Saturday, December 3, 2011

R.I.P. Dugald Stermer 1936 - 2011

I just hear the sad news today that noted illustrator, educator and designer Dugald Stermer passed away at the age of 75. Dugald was born in 1936 and grew up in Los Angeles. He loved drawing and cartooning which led him to study art at UCLA.

After working at a design job in Houston, he eventually found himself at San Francisco based Ramparts magazine. Under Stermer's art direction, Ramparts was transformed from a "two year old Catholic literary quarterly that resembled  the poetry annual of a Midwestern girls school" into what was considered the first "radical slick" by combining hard hitting investigative stories, and high quality, full color production, all on glossy paper. Subscriber rates soared but the magazine eventually folded five years after Stermer left.

Dugald went on to a forty year career as a freelance illustrator, winning multiple awards from all the major professional annuals. Notable clients included Levi's, BMW, Jaguar, Time, The New York Times, Esquire, GQ and Rolling Stone.

He also designed the medals for the 1984 Los Angeles Olympic Games. Stermer was also a noted educator, teaching for many years at the California College of the Arts where he earned Distinguished Professor status and chaired the art department.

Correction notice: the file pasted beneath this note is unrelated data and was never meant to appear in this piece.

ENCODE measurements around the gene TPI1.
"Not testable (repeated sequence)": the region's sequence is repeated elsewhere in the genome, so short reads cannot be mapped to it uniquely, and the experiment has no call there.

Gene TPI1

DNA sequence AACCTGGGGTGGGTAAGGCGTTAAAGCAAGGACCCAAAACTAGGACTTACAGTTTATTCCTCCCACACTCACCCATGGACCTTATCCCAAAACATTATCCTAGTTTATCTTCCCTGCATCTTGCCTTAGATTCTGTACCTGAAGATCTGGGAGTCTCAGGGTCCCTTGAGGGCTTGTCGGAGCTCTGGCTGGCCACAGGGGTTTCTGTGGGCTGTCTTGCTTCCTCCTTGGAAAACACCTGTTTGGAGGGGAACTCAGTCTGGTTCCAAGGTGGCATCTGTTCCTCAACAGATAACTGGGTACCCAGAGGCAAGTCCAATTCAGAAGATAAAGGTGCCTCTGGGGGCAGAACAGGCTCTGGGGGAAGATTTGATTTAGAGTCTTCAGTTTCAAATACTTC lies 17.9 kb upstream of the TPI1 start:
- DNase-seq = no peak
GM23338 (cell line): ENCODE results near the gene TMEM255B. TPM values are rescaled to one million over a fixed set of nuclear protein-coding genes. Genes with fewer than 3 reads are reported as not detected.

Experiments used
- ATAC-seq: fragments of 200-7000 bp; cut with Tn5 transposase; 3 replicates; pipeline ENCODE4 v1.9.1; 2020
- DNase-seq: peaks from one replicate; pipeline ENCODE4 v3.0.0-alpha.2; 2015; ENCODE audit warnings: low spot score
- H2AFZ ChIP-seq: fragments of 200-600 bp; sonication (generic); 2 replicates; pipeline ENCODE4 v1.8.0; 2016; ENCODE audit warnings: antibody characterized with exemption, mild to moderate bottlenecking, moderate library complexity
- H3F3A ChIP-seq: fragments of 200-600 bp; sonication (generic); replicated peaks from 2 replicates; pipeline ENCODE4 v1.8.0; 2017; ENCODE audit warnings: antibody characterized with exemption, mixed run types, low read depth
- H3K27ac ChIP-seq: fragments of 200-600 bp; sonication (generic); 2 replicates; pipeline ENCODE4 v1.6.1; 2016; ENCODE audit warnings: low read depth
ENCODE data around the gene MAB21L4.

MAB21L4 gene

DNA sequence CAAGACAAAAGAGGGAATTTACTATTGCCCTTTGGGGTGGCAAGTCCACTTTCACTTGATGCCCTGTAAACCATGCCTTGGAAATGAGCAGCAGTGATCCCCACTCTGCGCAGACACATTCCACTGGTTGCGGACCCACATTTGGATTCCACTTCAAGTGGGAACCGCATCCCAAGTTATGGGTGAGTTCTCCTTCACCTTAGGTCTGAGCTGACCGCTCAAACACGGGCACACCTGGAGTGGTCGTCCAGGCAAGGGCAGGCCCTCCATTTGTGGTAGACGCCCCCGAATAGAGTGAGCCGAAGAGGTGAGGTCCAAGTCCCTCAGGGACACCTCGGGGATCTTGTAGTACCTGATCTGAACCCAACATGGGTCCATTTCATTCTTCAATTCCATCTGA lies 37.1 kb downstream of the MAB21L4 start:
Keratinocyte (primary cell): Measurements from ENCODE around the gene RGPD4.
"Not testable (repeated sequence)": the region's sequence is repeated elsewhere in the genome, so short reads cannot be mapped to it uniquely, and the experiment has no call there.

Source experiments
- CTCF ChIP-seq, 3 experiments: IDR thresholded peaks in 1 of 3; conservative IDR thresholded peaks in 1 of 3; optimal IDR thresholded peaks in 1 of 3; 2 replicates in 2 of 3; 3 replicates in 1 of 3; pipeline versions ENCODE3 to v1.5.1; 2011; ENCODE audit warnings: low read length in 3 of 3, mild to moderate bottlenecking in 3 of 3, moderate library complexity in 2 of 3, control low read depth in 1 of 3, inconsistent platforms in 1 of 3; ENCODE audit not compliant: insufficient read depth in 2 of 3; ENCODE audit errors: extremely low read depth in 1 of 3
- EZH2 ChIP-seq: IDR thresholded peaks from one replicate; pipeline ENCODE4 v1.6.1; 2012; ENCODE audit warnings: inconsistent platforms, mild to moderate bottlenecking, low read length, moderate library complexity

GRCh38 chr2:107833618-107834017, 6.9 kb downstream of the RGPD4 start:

On a personal note, I had the pleasure of meeting Dugald during the first ICON conference in Santa Fe in 1999. I was just a few years into my freelance career and was still a bit starstruck meeting such illustration superstars as Brad Holland, Gary Kelley, Jack Unruh, Chis Payne and of course Dugald Stermer. Though he did not know me, Dugald took the time to really look at my work and give me much appreciated encouragement as well as valuable feedback. I will always appreciate our conversation.

From all accounts, Stermer was like this with everyone and frequently took time to evaluate and encourage upcoming artists. He was also a staunch supporter of artist's rights and was on the advisory board of the Illustrators Partnership of America.  His talent and generosity will be greatly missed.

See more of Stermer's brilliant work here
Brad Holland remembers Dugald
Peter Richardson tribute to Stermer


Candace Trew Camling said...

that is so sad. I was a huge fan of his work. So beautiful! He will be missed!

Amy said...

What an amazing talent! I was not familiar with this artist. Thanks for your post.